Get Out: A Review

Deemed the most important movie released this year, focusing on issues of race in modern-day America, I was intrigued when I heard about this so-called horror movie featuring a social commentary, and I went to see it at the first available opportunity.

And it was fantastic.

There are very few films that can be funny, smart, scary and self-aware all at the same time, but Get Out makes it look easily.

The story starts with lead character Chris asking his girlfriend, Rose, if her parents are going to be fine with the fact that Chris is black, and she says they’ll love him. And she wasn’t lying, it’s just that their reasons for loving him are a little more sadistic than he could ever imagine.

Flash-forward to him being at the house, where he starts to realise there’s something a little off about this family. The mother is some crazy physic witch, and the entire family are vaguely racist, making comments and remarks that you hear white people say about black people all the time, turning Chris into an odd caricature of what white people believe black people are like. They think they’re strong, fast, and the family seems to have a weird, inexplicable fascination with that.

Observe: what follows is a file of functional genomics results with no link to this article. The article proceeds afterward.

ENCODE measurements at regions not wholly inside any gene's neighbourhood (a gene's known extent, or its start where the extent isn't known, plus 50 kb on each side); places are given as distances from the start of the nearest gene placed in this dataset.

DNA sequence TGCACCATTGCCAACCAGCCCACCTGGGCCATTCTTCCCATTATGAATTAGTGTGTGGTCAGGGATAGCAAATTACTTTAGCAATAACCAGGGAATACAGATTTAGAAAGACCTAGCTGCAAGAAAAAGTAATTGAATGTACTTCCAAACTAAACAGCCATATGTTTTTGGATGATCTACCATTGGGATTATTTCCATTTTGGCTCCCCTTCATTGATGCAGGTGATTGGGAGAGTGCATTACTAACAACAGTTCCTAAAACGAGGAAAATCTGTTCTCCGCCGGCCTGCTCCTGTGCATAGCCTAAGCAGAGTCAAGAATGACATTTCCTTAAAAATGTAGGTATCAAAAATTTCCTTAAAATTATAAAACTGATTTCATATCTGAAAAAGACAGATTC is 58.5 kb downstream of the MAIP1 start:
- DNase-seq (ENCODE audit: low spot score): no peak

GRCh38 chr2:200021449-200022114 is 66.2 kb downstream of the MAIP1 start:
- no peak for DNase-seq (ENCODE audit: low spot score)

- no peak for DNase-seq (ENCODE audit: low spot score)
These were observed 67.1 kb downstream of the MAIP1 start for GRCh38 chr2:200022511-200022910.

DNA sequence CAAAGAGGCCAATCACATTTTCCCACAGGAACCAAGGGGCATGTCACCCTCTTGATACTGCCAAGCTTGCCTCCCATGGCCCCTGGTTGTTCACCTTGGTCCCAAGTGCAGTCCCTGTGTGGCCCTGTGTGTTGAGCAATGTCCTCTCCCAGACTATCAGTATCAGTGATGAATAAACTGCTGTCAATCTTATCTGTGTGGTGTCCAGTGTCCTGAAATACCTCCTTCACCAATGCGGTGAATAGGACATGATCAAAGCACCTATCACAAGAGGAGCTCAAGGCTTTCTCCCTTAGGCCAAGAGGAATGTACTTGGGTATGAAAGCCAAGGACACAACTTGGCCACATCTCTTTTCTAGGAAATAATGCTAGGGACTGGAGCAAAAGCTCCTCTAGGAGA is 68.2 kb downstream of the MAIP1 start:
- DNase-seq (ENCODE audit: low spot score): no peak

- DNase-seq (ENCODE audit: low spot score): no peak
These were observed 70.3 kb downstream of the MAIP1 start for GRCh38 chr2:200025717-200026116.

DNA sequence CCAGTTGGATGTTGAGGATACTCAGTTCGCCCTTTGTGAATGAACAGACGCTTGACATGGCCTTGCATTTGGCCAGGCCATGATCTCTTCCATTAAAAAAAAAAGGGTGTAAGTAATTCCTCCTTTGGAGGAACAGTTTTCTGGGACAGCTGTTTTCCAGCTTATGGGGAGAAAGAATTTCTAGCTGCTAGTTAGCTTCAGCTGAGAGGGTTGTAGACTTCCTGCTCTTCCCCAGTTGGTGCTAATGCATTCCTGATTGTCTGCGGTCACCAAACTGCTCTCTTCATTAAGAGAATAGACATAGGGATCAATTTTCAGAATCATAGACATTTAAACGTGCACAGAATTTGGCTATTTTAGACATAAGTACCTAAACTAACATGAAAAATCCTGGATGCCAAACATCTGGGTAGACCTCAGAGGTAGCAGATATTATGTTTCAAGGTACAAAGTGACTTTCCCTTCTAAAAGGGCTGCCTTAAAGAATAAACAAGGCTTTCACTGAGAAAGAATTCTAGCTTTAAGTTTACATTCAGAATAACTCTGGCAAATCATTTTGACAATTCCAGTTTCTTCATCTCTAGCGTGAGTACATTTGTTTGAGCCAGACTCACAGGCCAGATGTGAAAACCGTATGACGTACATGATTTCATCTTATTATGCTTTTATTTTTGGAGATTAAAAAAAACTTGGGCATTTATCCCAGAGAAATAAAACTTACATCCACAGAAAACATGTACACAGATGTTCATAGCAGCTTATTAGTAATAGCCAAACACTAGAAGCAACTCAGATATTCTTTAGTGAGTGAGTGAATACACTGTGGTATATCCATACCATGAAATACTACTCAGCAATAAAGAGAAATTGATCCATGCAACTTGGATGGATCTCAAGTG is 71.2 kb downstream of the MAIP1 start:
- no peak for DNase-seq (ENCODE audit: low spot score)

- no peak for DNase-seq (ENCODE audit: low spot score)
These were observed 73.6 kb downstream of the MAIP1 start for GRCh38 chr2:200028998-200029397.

While Chris is getting more and more weirded out by the family, his friend Rod is telling him he’s crazy for visiting a white family who lives in the middle of nowhere and has black servants which they swear are ‘just a coincidence’.

I won’t spoil any more of it, but it’s fucked up just enough for you to believe that it could actually happen, as well as presenting the idea that seems to elude most white people that if you compliment a black person by turning them into a stereotype of your own antiquated ideas and values of what a black person should be, no matter how nice you’re trying to be, you’re still racist.

Basically, I walking into this movie thinking that white people are bat-shit crazy, and by the time I walked out, it wasn’t just a thought, it was something I now knew.


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